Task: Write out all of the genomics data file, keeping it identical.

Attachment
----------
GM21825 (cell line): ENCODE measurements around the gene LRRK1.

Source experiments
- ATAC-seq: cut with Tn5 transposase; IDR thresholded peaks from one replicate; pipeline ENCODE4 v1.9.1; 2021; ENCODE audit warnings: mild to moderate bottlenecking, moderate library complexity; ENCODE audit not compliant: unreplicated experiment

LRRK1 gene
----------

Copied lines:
GM21825 (cell line): ENCODE measurements around the gene LRRK1.

Source experiments
- ATAC-seq: cut with Tn5 transposase; IDR thresholded peaks from one replicate; pipeline ENCODE4 v1.9.1; 2021; ENCODE audit warnings: mild to moderate bottlenecking, moderate library complexity; ENCODE audit not compliant: unreplicated experiment

LRRK1 gene